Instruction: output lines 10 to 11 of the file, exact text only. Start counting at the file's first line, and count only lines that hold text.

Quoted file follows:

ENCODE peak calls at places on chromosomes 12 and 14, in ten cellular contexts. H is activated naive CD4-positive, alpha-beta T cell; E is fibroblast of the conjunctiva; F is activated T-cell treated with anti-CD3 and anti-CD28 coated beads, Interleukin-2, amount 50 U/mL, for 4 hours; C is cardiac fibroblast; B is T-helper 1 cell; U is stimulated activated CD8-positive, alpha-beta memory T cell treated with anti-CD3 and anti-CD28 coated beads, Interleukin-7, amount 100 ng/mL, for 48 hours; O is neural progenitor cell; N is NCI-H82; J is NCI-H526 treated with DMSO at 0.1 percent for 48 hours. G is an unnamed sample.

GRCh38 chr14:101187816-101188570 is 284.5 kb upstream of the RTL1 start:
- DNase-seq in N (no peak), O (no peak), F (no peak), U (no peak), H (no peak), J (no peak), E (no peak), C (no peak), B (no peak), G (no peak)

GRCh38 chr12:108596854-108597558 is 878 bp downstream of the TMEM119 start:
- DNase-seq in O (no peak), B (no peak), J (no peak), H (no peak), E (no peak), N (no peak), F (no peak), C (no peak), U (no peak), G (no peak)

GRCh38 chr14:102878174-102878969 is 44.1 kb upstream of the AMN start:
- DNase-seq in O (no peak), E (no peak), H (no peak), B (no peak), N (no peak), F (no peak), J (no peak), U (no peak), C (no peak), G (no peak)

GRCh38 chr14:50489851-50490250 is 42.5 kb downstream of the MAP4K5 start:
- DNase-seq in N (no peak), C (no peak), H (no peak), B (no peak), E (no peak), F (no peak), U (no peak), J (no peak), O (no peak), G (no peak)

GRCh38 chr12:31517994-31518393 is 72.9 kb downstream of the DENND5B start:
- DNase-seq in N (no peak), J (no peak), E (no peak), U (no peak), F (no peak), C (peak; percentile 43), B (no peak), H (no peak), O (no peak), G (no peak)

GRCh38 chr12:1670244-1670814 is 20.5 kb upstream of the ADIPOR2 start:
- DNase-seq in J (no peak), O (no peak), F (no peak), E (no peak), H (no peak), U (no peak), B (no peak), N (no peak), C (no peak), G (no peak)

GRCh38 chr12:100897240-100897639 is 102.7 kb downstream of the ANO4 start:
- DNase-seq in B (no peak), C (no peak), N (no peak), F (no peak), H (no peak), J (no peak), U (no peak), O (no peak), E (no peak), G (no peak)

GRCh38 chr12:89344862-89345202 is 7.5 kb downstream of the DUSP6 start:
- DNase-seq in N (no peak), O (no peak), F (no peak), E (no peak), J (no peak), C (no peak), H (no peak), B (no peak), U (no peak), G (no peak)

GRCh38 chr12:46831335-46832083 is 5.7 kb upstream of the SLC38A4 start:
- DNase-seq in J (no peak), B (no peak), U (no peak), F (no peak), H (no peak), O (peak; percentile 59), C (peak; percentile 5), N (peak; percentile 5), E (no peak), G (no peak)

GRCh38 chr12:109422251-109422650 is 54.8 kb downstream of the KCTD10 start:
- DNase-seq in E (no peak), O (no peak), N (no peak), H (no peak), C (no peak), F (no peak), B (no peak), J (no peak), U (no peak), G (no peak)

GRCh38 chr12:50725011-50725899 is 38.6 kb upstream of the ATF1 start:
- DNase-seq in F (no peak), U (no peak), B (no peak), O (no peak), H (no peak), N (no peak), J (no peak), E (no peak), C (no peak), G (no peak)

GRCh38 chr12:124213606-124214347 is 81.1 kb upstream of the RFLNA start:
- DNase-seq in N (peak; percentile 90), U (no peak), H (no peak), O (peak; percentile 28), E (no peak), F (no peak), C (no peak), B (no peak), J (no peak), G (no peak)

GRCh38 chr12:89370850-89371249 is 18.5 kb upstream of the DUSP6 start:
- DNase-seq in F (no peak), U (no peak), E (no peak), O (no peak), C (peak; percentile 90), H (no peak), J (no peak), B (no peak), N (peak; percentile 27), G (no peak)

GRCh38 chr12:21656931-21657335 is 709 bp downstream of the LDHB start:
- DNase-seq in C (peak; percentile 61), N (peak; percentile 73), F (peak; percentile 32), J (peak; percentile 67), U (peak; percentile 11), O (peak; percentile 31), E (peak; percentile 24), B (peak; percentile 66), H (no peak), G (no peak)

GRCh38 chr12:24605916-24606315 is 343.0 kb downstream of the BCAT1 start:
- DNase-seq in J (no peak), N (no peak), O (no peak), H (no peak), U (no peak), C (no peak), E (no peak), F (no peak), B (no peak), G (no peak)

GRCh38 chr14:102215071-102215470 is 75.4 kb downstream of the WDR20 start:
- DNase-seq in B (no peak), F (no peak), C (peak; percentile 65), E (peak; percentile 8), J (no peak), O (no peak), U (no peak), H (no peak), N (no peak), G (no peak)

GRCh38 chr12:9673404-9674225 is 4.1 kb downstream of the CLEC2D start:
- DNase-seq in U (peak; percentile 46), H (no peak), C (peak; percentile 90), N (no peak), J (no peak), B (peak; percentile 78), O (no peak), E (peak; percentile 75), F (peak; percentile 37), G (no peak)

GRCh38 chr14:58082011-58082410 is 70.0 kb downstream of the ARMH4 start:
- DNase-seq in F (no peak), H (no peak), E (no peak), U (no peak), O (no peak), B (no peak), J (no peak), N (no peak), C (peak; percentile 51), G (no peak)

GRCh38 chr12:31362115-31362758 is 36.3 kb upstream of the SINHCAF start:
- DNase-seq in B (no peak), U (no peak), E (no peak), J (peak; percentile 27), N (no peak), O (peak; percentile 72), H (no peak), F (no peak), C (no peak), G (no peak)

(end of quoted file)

GRCh38 chr12:31517994-31518393 is 72.9 kb downstream of the DENND5B start:
- DNase-seq in N (no peak), J (no peak), E (no peak), U (no peak), F (no peak), C (peak; percentile 43), B (no peak), H (no peak), O (no peak), G (no peak)